This is a follow-up to comment posted by Ryan, who asked about isocyanide’s role (in the form of the anion of tosyl isocyanide, or TosMIC): “In Van Leusen, it (the isocyanide) acts as an electrophile”. The Wikipedia article (recently updated by myself) shows nucleophilic attack by an oxy-anion on the carbon of the C≡N group, with the isocyanide group acting as the acceptor of these electrons (in other words, the electrophile). In the form shown below, one negatively charged atom appears to be attacking another also carrying a negative charge. Surely this breaks the rules that like charges repel? So we shall investigate to see if this really happens.
I have extended the basic mechanistic scheme below to investigate other possibilities (with the aim of probing using the ωB97XD/6-311G(d,p)/scrf=methanol theory to see how realistic any of these routes might be). Starting from 1, the product 6 can now be formed by three routes from the common intermediate 3 (there may be other routes of course not considered here). The relative computed free energies of these various species, and some of the transition states leading to them are listed in the table below.
The path leading to 3 is very low energy which may in part also be due to my using formaldehyde for expediency rather than a substituted aldehyde (I have to confess to having taken another short-cut, which is to miss out any counter-ion to the TosMIC anion). The first step is defined by TS1, which forms a C-C bond, and results in the intermediate 2. TS2 corresponds to O…C bond formation to yield 3. Getting to 3 is thus a two-stage process, or a stepwise cycloaddition. The alternative would have been to regard TosMIC anion as a 1,3-dipole (isoelectronic with e.g.diazomethane) in which these two steps are conflated into a concerted cycloaddition across the carbonyl group.
TS2 is the interesting step from the point of view of the question raised above. It has a very low free-energy barrier from either 1 or 2, and therefore appears very facile. The angle of approach by the oxy-anion to the triple bond (we established it as being triple in the previous post) is 87°. This angle explains why a carbon bearing (a formal) negative charge easily accepts attack on itself by a nucleophile (i.e. acting as an electrophile). The formal negative charge originates from an electron lone pair located in an sp-hybrid orbital lying along the axis of the C≡N bond. But the nucleophilic attack is occurring at 87° to this axis, putting electrons into the empty π* orbital of the C≡N bond. So in effect the two apparent “negative charges” in the mechanistic schemes above are orthogonal to each-other, which in a simplistic way explains why the diagram is not actually contradictory. The reaction itself is an example of Baldwin’s rules in action; one of these is that a 5-endo-dig cyclisation is allowed. This angle of attack and Baldwin’s rules may of course be related.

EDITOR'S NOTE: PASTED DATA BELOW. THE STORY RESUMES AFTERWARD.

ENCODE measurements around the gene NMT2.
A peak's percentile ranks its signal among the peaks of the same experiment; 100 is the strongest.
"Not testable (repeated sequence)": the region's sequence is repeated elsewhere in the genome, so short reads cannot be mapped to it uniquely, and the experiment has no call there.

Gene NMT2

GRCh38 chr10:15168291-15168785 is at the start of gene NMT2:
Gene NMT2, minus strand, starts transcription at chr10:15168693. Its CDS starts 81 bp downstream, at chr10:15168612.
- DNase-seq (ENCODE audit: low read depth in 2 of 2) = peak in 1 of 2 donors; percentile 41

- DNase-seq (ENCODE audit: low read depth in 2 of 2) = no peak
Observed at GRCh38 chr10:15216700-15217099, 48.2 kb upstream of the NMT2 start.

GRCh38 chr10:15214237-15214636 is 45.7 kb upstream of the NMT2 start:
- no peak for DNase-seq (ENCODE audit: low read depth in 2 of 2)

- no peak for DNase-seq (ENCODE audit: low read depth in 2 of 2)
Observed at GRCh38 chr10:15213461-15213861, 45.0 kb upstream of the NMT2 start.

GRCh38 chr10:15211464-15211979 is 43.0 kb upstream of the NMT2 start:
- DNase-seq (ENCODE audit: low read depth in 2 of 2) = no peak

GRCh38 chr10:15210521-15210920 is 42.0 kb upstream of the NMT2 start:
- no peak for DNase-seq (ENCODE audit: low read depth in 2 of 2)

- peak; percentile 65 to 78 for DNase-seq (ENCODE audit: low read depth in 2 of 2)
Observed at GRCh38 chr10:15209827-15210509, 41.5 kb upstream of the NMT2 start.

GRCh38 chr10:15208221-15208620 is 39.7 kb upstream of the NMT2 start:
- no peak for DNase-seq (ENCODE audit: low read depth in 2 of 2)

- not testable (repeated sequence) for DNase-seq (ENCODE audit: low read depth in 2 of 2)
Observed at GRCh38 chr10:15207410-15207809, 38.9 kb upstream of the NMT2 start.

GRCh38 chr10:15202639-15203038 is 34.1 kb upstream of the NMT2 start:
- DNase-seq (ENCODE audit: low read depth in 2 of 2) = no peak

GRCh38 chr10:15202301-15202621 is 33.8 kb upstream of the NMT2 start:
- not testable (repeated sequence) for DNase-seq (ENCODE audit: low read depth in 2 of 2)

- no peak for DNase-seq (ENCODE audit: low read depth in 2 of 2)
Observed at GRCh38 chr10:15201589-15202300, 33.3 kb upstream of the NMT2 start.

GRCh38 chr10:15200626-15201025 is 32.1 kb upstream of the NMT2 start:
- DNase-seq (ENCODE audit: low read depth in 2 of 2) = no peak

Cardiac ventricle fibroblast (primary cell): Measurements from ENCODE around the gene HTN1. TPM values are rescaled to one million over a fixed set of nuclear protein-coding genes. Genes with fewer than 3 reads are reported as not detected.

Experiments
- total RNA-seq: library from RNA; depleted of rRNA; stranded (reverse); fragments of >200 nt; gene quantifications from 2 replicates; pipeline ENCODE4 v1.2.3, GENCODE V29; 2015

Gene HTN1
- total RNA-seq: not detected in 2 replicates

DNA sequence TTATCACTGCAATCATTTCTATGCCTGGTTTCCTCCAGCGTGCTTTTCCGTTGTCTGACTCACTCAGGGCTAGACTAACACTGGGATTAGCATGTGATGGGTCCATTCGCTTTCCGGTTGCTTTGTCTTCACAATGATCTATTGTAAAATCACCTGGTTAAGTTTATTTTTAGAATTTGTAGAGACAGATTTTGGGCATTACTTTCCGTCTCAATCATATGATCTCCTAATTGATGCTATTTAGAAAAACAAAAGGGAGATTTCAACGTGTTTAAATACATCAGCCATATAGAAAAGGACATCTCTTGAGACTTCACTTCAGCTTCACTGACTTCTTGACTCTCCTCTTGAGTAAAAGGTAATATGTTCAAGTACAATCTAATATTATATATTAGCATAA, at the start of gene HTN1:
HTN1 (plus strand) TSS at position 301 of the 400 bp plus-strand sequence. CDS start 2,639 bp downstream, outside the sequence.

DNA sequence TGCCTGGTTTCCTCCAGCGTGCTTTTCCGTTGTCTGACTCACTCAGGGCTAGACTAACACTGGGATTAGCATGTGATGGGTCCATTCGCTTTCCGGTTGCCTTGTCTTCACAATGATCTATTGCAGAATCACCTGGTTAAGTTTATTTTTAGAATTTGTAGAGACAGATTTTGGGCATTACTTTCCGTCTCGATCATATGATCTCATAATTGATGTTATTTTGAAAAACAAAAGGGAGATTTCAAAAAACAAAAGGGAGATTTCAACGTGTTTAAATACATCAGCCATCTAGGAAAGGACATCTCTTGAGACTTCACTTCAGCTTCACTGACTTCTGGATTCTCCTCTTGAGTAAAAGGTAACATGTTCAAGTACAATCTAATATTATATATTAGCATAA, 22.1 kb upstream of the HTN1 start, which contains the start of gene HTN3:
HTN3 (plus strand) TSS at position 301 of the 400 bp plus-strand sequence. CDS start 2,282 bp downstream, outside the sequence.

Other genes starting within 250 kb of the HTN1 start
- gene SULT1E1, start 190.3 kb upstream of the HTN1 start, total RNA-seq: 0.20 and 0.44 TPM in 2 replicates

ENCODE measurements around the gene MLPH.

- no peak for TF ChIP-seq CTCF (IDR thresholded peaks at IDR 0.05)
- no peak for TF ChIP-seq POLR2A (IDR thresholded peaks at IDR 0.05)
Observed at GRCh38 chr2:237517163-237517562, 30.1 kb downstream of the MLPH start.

|System||Relative free energy|
After 3, the mechanism can channel several ways. For example, a proton transfer can precede the departure of Ts to give 4 and thence 5. The final [1,2] shift to form the product 6 has a relatively high barrier however. More likely is the Ts group heterolysing off 3 via TS5 to form 7. All that is now needed is to shift a proton from 7 to form 6, and this also can take several routes. One would involve base/acid catalysed deprotonation/reprotonation. Alternatively, the hydrogen could migrate by a series of uncatalysed [1,5]sigmatropic hydrogen shifts via e.g. 8, 9 or 10. In fact, the calculated geometries of both 8 and 9 show that the C…O bond is broken, thus forming entirely different products. Thus the most probable route is indeed a simple catalysed proton transfer from 7.
This computational exploration of the mechanism has reinforced the accepted one, and hopefully cast some light on why an isocyanide can appear to act as an electrophile.